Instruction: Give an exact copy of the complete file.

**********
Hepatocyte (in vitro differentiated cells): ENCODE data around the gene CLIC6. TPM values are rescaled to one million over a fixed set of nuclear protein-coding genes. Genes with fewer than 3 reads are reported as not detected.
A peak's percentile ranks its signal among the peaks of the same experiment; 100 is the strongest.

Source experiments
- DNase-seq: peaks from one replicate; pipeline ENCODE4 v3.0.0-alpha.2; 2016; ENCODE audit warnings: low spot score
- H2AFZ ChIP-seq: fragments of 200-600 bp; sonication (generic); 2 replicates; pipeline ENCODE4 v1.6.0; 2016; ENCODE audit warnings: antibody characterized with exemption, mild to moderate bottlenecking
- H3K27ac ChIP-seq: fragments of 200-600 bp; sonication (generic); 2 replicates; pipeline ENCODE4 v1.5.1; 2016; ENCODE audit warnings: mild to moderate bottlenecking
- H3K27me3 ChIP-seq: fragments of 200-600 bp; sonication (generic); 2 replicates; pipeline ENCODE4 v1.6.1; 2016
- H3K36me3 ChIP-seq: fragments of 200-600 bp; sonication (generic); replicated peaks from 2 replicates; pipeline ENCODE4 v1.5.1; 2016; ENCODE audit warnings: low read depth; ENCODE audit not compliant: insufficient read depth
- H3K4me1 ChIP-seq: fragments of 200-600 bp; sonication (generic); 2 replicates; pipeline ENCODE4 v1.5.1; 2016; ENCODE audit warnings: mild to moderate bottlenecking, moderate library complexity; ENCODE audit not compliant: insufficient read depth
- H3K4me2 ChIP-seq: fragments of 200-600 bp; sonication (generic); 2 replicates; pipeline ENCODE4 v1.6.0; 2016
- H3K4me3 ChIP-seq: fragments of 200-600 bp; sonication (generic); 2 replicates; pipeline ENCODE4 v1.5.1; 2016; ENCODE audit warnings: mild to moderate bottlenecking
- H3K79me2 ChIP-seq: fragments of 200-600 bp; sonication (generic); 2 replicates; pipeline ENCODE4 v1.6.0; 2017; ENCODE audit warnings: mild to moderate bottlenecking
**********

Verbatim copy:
Hepatocyte (in vitro differentiated cells): ENCODE data around the gene CLIC6. TPM values are rescaled to one million over a fixed set of nuclear protein-coding genes. Genes with fewer than 3 reads are reported as not detected.
A peak's percentile ranks its signal among the peaks of the same experiment; 100 is the strongest.

Source experiments
- DNase-seq: peaks from one replicate; pipeline ENCODE4 v3.0.0-alpha.2; 2016; ENCODE audit warnings: low spot score
- H2AFZ ChIP-seq: fragments of 200-600 bp; sonication (generic); 2 replicates; pipeline ENCODE4 v1.6.0; 2016; ENCODE audit warnings: antibody characterized with exemption, mild to moderate bottlenecking
- H3K27ac ChIP-seq: fragments of 200-600 bp; sonication (generic); 2 replicates; pipeline ENCODE4 v1.5.1; 2016; ENCODE audit warnings: mild to moderate bottlenecking
- H3K27me3 ChIP-seq: fragments of 200-600 bp; sonication (generic); 2 replicates; pipeline ENCODE4 v1.6.1; 2016
- H3K36me3 ChIP-seq: fragments of 200-600 bp; sonication (generic); replicated peaks from 2 replicates; pipeline ENCODE4 v1.5.1; 2016; ENCODE audit warnings: low read depth; ENCODE audit not compliant: insufficient read depth
- H3K4me1 ChIP-seq: fragments of 200-600 bp; sonication (generic); 2 replicates; pipeline ENCODE4 v1.5.1; 2016; ENCODE audit warnings: mild to moderate bottlenecking, moderate library complexity; ENCODE audit not compliant: insufficient read depth
- H3K4me2 ChIP-seq: fragments of 200-600 bp; sonication (generic); 2 replicates; pipeline ENCODE4 v1.6.0; 2016
- H3K4me3 ChIP-seq: fragments of 200-600 bp; sonication (generic); 2 replicates; pipeline ENCODE4 v1.5.1; 2016; ENCODE audit warnings: mild to moderate bottlenecking
- H3K79me2 ChIP-seq: fragments of 200-600 bp; sonication (generic); 2 replicates; pipeline ENCODE4 v1.6.0; 2017; ENCODE audit warnings: mild to moderate bottlenecking